Breath of life|Teen’s work revives old cemetery on Fonsylvania

Published 12:00 am Sunday, April 26, 2009

There have probably been more visitors to the grave of Maj. Charles Gee in the last few weeks than at any time since he was buried in a small family cemetery on Fonsylvania Road in 1845.

Only two graves are marked, that of Gee and the other of his grandson, Eugene Folkes. They died a little over a century apart — Folkes in 1948 at 90.

There are other graves, unmarked by any stones other than bricks. The road was described in 1862 by B.L.C. Wailes as a “circuitous, rough and hilly route” and, other than some new homes and blacktop, it has seen few changes. From the road, nothing of the cemetery is visible except a cedar tree on the hill, and to the passer-by there’s no hint that the small plot exists.

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It was out of sight, abandoned, forgotten except by a few — until Dana Cotton showed up with tools to clean it up. She’s a senior at Vicksburg High School and was in need of a community service project — and the cemetery was in need of a friend.

Restoring an old cemetery is perhaps just the opposite of living history, yet the lives of those buried there are fascinating.

Maj. Gee — the origin of the title is undetermined — moved to Warren County in 1820 from Lynchburg, Va., when he was 26 years old, along with his brother John P. Gee. They both settled in the same area.

Charles Gee married three times. In 1822, he wed Elizabeth M. Hamer, the widow of Charles Hamer, who had settled the land in 1806, and today a nearby bayou bears his name. When he died about 1820, he left a $10,000 estate — a vast fortune for that era. He had several children, including William H., who is buried at Rocky Springs.

Gee wed the second time to Sarah Covington, who died in 1836 and is buried in the Covington cemetery on the old Wailes plantation. His third wife was Mary Ann Johnston of Hinds County. They married in 1843, had a baby girl, then he died in 1845.

Charles Gee was a Baptist, a member of Antioch, and his wife Mary Ann joined the year of their marriage. Mrs. Sophie Goodrum visited the Major’s grave in 1894, and it jolted her memory. She wrote in her diary, “Well do I remember the last time I visited the Major’s grave. It was on the evening before the marriage of his widow to Mr. Gabrial Robb. Mrs. Mary Gee and I walked to the grave, she wept and told him she loved him — loved him as she never could love another — he had been husband and father and very soon she would bear the name of another. O, this was a sad farewell to the grave she knew so well. Mr. Robb was a jealous husband and the cloud of unrest hovered over her once happy young life.”

Mary Ann Johnston Gee married Gabrial Robb on July 2, 1846, and disappeared from Warren County records. For a time, he was guardian of Gee’s daughter, but later John P. Gee held that position, until she came of age.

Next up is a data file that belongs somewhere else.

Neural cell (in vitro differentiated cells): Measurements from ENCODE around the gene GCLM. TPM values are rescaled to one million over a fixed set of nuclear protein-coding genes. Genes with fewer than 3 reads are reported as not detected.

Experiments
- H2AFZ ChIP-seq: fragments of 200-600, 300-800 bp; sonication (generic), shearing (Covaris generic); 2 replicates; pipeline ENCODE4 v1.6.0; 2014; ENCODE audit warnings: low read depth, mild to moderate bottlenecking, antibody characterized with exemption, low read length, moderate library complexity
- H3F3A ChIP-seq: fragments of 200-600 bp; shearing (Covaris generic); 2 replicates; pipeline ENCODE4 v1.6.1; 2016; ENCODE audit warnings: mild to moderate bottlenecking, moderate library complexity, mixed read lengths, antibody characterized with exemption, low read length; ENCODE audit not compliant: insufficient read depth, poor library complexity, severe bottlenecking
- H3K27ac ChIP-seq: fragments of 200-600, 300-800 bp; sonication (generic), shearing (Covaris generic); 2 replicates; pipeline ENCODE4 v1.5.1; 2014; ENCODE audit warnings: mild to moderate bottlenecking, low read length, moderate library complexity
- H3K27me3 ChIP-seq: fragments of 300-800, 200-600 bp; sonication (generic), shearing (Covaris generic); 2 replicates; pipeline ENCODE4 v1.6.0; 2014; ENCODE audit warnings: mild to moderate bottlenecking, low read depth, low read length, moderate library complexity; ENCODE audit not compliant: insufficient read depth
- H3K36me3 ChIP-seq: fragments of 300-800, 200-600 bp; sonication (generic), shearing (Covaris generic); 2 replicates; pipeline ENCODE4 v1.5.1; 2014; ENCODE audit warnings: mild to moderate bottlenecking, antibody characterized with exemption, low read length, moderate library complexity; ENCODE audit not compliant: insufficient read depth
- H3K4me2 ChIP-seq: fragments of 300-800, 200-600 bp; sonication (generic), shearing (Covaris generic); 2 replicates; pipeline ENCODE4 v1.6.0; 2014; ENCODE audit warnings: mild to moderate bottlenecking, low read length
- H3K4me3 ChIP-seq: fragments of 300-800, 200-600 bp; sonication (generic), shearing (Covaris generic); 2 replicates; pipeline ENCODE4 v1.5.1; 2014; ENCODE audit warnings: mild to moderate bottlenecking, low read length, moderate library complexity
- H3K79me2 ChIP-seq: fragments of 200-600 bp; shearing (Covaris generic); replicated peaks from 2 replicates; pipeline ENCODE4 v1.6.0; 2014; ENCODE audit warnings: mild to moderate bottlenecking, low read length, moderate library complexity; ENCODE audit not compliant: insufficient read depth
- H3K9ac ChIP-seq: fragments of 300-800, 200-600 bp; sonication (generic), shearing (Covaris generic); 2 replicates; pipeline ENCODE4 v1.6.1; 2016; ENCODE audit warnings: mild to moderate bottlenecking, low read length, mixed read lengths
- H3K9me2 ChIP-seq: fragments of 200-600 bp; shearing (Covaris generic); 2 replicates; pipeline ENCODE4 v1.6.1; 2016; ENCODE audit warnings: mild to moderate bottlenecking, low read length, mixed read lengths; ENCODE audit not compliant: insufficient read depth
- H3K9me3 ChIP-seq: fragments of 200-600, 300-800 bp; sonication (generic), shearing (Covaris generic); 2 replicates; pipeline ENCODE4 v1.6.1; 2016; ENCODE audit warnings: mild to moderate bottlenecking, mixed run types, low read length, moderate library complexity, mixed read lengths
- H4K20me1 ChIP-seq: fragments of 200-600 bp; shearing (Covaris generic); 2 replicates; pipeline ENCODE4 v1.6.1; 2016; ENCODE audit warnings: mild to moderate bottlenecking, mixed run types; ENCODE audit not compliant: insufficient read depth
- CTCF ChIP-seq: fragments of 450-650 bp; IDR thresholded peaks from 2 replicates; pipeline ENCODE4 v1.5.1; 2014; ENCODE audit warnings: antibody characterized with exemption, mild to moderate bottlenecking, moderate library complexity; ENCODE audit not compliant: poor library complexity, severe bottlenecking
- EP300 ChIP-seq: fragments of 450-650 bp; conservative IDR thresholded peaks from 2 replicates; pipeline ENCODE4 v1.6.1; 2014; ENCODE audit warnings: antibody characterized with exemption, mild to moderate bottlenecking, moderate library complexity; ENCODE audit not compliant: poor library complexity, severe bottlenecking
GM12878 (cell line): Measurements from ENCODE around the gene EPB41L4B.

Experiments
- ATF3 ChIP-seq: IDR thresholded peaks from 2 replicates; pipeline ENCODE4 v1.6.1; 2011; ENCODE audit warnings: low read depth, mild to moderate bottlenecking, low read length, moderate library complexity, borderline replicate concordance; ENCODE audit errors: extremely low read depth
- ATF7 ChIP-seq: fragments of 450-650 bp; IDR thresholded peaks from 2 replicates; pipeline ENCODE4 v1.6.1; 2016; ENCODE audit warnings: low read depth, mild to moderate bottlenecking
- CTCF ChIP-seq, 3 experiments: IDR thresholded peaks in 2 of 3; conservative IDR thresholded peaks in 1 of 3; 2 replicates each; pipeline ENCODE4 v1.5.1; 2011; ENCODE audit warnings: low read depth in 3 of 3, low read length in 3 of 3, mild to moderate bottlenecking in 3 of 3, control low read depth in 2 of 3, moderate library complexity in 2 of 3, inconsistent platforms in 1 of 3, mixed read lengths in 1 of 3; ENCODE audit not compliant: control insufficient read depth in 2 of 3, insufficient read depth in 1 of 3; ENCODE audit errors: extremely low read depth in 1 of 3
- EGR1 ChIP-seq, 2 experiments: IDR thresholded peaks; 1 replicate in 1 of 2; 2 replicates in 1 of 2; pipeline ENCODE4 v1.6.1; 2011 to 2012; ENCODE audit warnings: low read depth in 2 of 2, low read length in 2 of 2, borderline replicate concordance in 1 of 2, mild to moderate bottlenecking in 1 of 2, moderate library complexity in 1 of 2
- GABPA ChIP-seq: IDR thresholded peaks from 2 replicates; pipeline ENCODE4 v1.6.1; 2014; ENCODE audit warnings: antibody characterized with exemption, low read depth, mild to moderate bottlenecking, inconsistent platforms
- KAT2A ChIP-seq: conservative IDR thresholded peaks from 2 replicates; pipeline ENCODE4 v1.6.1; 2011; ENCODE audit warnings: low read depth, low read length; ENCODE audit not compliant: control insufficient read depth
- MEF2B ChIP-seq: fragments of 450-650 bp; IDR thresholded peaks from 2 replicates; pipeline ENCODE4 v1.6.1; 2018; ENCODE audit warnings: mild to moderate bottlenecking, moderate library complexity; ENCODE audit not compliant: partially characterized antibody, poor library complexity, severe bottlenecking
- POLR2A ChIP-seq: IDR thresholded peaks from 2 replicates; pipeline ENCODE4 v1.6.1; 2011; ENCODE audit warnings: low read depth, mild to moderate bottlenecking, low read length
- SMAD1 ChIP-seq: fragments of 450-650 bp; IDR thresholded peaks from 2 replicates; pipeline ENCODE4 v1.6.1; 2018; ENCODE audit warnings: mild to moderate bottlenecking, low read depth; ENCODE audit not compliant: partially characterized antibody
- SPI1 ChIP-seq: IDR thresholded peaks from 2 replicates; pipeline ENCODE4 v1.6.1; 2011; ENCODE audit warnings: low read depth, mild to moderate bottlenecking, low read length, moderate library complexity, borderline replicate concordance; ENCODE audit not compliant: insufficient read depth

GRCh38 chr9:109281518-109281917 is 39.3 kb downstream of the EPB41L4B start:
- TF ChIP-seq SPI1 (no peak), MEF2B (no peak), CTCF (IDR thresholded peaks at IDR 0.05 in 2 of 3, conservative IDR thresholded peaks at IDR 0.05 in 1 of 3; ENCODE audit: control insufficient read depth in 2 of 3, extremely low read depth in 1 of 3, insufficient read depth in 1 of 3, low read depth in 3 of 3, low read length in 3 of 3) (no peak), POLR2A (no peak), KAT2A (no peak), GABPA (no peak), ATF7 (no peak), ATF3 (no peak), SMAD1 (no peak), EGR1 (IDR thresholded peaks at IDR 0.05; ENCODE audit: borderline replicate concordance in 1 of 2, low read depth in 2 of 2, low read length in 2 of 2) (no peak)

Melinda Gee — usually called Mollie — was a very rich girl, for probate papers show her worth at about $16,000 and that’s not including an 1,100-acre plantation. She was well-educated, played the piano and guitar and, in 1861, married Dr. Frank Nailer.

To the Nailers were born several children, including daughter Hattie. It was she who grew up to marry Eugene Folkes. In February 1939, Eva W. Davis interviewed them for a story that appeared in the Vicksburg Evening Post.

The Folkes lived in an unpretentious house with a big porch they called a veranda. The house was filled with family antiques, china, silver and portraits, and the yard was alive with jonquils, bridal wreath and walks bordered in hyacinth. The structure was on land inherited from the Gee family and was not far from the graveyard.

The Folkes were a genteel couple who loved animals and reading. He had a gun collection and raised English setters; she loved to crochet and raised English red game chickens. At one time they sold dogs, but that was before Mrs. Folkes saw a hunter beating one — and she never sold another. She raised and sold game cocks for sporting purposes.

Both read for pleasure and for stimulating the mind and had a library of English classics. He quoted extensively from Shakespeare, the English poets and the Bible. Eugene and Hattie Folkes joined Asbury Methodist Church in October 1899, possibly the last members before the church closed and was demolished. Her parents are buried in Asbury Cemetery, their graves unmarked.

Eugene Folkes quit farming in favor of raising red pole cattle, which he found a lot more profitable and far less trouble. After his death, Mrs. Folkes moved to town and lived with a relative, Miss Edith Kline, before moving into a nursing home where she died at 91 on Dec. 11, 1953. As the family no longer owned the old home place, she was buried at Cedar Hill. The Folkes home later burned.

Dana Cotton said it took her about 12 hours to clean up and restore the cemetery. The area, about 50-by-50 feet, was covered with vines, briars, weeds, saplings and dead limbs. One of the most difficult jobs, she said, was pulling up old barbed wire where a fence had been.

Though she did most of the work, it took some help to complete the heavier tasks such as putting the marble top back on the Major’s brick vault. It had been shoved off, probably by vandals, years ago. She enlisted the assistance of her father, mother, and brother — Nolan, Lynn and Chase Cotton — and a friend, Aaron Peacock.

For Dana, there was a feeling of satisfaction and accomplishment in getting the job done and in performing a service for her community.

However, she said she doesn’t provide perpetual care.

Gordon Cotton is an author and historian who lives in Vicksburg.